Before doing some Android testing with Espresso, we need to prepare our devices and turn off the following animations:
– Window animation scale
– Transition animation scale
– Animator duration scale

We can do it manually. To do this, we need to open the developer options and set Window animation scale, Transition animation scale and Animator duration scale to “Animation scale off”.

Such way can create additional problems for us. In particular, when we have device farm this will lead to a lot of maintenance. Fortunately, we can set animation scale using adb:

adb shell settings put global window_animation_scale 0
adb shell settings put global transition_animation_scale 0
adb shell settings put global animator_duration_scale 0

But it doesn’t mean that everything will work fine out of the box, we still need to adapt our code.

Necessary permissions are needed in the AndroidManifest.xml:

<uses-permission android:name="android.permission.SET_ANIMATION_SCALE"/>

Now we can just grant SET_ANIMATION_SCALE before running tests:

val packageName = InstrumentationRegistry.getTargetContext().packageName
UiDevice.getInstance(InstrumentationRegistry.getInstrumentation())
        .executeShellCommand("pm grant $packageName android.permission.SET_ANIMATION_SCALE")

It allows us to disable animation before running tests and enable them after they are finished. Unfortunately, in such case, minimal API level would be 21.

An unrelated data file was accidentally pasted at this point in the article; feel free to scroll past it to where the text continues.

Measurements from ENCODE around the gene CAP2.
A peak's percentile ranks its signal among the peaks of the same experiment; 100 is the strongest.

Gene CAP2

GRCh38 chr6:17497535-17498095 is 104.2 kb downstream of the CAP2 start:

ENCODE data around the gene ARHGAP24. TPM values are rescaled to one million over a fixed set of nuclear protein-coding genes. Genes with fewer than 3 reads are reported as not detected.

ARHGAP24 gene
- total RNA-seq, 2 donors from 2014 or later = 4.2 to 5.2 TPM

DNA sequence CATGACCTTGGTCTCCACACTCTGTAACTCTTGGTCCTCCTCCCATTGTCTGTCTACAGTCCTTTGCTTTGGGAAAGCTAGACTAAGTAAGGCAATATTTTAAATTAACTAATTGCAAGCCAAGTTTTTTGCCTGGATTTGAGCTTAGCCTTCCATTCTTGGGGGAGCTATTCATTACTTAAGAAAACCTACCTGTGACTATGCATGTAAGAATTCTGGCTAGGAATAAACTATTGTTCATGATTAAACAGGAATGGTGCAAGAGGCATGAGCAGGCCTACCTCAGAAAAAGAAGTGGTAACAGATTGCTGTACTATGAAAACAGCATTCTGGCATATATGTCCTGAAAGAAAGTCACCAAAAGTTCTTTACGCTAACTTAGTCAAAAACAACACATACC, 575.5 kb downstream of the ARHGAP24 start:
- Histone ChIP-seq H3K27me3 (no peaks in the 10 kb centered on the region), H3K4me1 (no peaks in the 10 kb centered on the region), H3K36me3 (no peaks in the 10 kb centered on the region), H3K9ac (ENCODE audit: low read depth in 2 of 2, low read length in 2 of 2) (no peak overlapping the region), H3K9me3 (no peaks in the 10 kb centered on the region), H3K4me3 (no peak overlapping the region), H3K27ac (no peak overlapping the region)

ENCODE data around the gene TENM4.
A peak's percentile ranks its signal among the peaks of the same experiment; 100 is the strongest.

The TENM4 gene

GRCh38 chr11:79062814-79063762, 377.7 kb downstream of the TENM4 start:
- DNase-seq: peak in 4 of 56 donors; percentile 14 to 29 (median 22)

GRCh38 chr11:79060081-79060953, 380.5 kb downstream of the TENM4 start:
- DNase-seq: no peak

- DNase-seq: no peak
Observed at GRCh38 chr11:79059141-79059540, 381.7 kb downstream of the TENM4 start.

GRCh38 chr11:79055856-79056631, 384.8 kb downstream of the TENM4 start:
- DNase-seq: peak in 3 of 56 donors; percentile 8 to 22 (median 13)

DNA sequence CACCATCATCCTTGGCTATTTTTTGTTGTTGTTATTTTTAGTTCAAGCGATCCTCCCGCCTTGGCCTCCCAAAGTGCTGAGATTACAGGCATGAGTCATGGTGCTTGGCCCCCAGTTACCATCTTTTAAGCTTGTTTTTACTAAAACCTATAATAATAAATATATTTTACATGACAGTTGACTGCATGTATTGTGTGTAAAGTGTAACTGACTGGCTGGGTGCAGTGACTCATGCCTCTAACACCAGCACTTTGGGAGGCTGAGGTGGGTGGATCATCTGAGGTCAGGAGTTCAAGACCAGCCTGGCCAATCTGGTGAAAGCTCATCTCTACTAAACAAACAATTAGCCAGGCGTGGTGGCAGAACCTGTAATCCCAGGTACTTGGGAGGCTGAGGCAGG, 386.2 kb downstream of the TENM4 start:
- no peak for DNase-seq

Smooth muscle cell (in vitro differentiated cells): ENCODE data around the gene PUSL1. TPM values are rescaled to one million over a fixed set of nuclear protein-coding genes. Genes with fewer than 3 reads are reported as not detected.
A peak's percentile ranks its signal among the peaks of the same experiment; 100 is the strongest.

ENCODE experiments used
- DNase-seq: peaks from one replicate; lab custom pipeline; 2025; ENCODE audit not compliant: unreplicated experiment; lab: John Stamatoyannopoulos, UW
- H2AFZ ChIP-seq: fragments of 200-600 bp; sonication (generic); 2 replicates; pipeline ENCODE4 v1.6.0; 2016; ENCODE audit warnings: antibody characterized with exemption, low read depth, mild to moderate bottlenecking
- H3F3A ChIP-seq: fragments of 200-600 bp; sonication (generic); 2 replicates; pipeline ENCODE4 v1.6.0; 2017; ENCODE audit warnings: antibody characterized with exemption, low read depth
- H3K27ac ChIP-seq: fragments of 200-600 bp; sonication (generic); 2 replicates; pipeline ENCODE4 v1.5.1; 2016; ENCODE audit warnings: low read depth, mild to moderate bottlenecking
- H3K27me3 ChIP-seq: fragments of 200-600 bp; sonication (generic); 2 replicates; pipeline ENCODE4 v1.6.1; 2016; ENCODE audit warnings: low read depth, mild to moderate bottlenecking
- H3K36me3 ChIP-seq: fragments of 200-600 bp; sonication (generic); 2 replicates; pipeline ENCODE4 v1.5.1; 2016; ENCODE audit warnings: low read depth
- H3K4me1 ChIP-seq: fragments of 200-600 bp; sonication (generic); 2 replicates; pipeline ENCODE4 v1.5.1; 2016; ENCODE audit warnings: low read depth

There is another way, checking animation scale in the code, and enable/disable animations appropriately:

val animatorScale = Settings.Global.getFloat(
        contentResolver,
        Settings.Global.ANIMATOR_DURATION_SCALE,
        0.0f)

button.setOnClickListener {
    if (animatorScale != 0.0f) {
        textView.animate()
                .alpha(1.0f)
                .setListener(object : AnimatorListenerAdapter() {
                    override fun onAnimationEnd(animation: Animator) {
                        super.onAnimationEnd(animation)
                        textView.visibility = View.VISIBLE
                    }
                })
                .duration = 4000
    } else {
        textView.visibility = View.VISIBLE
    }
}

It means more work because we should handle all animations in our code, but it gives us more flexibility.

Surely, you can create an IdlingResource for animation, but personally, I don’t like it, because we can do it in more proper way. But everything depends on your requirements.

As you can see, we have many options for preparing devices for Espresso testing. As a benefit, you can get less flaky tests.

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